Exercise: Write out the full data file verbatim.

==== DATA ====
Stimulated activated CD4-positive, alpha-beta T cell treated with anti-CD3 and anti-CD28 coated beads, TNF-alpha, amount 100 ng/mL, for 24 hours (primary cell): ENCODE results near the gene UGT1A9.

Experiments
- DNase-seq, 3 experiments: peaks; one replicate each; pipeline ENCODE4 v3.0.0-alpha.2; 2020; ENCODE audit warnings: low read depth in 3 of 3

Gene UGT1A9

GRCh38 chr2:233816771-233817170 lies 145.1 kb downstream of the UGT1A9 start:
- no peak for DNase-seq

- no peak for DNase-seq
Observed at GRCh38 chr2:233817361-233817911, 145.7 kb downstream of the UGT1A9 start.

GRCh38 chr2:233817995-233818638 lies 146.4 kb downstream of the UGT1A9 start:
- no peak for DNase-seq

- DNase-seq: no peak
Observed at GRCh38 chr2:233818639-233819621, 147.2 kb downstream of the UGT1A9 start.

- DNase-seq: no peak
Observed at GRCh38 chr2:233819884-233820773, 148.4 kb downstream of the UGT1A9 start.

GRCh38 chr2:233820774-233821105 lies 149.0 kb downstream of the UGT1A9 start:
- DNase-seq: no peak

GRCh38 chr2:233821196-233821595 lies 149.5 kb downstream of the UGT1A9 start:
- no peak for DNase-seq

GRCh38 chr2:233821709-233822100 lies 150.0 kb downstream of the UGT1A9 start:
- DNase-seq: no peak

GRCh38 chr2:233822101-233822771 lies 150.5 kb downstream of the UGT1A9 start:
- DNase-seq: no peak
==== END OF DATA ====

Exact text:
Stimulated activated CD4-positive, alpha-beta T cell treated with anti-CD3 and anti-CD28 coated beads, TNF-alpha, amount 100 ng/mL, for 24 hours (primary cell): ENCODE results near the gene UGT1A9.

Experiments
- DNase-seq, 3 experiments: peaks; one replicate each; pipeline ENCODE4 v3.0.0-alpha.2; 2020; ENCODE audit warnings: low read depth in 3 of 3

Gene UGT1A9

GRCh38 chr2:233816771-233817170 lies 145.1 kb downstream of the UGT1A9 start:
- no peak for DNase-seq

- no peak for DNase-seq
Observed at GRCh38 chr2:233817361-233817911, 145.7 kb downstream of the UGT1A9 start.

GRCh38 chr2:233817995-233818638 lies 146.4 kb downstream of the UGT1A9 start:
- no peak for DNase-seq

- DNase-seq: no peak
Observed at GRCh38 chr2:233818639-233819621, 147.2 kb downstream of the UGT1A9 start.

- DNase-seq: no peak
Observed at GRCh38 chr2:233819884-233820773, 148.4 kb downstream of the UGT1A9 start.

GRCh38 chr2:233820774-233821105 lies 149.0 kb downstream of the UGT1A9 start:
- DNase-seq: no peak

GRCh38 chr2:233821196-233821595 lies 149.5 kb downstream of the UGT1A9 start:
- no peak for DNase-seq

GRCh38 chr2:233821709-233822100 lies 150.0 kb downstream of the UGT1A9 start:
- DNase-seq: no peak

GRCh38 chr2:233822101-233822771 lies 150.5 kb downstream of the UGT1A9 start:
- DNase-seq: no peak